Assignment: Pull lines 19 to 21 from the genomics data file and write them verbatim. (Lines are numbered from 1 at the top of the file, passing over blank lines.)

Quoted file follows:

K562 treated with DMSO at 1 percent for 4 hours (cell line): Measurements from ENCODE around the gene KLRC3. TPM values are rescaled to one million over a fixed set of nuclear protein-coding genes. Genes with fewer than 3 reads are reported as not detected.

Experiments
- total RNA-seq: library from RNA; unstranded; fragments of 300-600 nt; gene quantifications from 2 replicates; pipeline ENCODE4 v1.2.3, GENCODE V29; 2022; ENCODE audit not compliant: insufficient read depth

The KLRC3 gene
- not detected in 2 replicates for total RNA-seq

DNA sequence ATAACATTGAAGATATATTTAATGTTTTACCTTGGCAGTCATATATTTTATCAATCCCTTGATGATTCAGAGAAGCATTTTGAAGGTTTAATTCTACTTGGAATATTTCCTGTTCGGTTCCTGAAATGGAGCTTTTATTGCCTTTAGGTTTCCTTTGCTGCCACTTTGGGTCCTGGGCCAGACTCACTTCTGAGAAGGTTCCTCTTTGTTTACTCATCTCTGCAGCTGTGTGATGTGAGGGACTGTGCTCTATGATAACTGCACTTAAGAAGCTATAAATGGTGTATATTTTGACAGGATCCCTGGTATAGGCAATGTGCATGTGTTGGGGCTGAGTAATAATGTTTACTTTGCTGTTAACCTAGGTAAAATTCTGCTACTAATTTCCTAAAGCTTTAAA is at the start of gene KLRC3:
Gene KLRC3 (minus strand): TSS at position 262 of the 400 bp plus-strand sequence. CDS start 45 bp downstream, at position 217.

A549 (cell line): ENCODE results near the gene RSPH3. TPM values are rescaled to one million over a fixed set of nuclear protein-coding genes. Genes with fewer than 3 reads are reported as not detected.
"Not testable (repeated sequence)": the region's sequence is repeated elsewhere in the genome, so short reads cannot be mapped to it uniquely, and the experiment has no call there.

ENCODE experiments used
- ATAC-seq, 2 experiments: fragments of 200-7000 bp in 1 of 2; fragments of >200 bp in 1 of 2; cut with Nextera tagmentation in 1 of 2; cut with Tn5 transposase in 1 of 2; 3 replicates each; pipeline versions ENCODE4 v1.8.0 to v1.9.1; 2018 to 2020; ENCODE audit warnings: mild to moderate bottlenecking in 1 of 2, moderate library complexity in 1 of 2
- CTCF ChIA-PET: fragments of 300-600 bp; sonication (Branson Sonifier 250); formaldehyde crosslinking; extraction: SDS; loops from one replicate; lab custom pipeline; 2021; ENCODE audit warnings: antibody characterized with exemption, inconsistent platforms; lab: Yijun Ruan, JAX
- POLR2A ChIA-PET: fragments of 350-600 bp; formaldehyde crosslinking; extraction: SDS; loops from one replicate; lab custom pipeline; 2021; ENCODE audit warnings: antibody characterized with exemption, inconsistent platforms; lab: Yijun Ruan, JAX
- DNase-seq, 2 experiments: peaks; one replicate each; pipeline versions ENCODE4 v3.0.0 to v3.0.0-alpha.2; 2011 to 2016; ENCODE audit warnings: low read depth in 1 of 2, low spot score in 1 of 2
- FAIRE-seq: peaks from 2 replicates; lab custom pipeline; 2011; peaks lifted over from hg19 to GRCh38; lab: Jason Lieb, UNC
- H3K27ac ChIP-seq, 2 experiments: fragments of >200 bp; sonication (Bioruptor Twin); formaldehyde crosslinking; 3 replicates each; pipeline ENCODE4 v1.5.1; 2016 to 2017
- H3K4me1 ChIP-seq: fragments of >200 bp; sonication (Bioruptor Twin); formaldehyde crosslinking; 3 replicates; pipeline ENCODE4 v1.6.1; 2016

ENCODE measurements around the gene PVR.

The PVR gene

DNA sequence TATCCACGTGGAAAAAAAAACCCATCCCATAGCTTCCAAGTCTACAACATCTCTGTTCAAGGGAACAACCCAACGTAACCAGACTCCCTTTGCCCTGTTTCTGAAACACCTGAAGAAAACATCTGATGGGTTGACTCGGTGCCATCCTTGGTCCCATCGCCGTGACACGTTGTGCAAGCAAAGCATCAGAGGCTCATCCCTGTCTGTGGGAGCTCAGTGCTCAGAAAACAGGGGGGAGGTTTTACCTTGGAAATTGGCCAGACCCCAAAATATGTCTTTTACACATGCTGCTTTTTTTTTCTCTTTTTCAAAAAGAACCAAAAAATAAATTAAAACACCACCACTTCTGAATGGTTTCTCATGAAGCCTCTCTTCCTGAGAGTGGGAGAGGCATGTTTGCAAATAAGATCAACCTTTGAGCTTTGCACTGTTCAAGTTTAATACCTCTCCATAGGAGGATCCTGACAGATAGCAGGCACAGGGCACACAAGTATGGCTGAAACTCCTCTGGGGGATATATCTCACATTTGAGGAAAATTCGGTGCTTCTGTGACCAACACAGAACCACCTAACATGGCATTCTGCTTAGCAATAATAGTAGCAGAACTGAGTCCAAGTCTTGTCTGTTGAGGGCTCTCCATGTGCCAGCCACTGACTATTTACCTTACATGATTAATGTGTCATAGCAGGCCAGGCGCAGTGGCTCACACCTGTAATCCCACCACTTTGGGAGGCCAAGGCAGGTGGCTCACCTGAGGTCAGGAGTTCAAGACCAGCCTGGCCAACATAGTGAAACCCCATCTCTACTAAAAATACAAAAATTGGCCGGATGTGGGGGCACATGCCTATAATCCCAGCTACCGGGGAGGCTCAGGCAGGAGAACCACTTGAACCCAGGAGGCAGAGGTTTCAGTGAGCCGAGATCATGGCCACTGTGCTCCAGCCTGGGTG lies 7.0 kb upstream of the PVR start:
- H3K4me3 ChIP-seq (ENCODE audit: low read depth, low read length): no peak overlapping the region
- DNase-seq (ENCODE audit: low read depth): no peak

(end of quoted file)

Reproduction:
The PVR gene

DNA sequence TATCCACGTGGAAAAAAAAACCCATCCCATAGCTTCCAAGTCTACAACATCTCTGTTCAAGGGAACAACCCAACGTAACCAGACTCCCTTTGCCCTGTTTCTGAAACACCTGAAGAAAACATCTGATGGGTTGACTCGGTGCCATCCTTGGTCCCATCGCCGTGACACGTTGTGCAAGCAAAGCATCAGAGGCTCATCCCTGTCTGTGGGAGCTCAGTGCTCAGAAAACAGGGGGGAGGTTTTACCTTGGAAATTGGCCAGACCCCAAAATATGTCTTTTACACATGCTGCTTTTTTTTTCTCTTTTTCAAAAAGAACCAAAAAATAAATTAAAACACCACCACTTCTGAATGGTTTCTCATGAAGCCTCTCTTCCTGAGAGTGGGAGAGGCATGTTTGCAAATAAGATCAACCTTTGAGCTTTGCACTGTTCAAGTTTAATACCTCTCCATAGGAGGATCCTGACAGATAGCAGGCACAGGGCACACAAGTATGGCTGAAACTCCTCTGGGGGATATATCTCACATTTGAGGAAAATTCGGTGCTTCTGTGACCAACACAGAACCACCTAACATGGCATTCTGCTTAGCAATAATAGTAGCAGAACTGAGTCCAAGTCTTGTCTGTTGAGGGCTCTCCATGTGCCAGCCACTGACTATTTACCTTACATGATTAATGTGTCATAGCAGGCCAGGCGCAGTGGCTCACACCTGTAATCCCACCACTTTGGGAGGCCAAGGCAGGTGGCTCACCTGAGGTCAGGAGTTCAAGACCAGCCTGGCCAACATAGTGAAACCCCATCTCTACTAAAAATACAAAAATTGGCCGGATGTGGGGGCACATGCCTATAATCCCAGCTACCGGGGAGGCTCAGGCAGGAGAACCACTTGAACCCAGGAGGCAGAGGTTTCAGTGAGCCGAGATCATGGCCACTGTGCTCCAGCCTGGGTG lies 7.0 kb upstream of the PVR start:
- H3K4me3 ChIP-seq (ENCODE audit: low read depth, low read length): no peak overlapping the region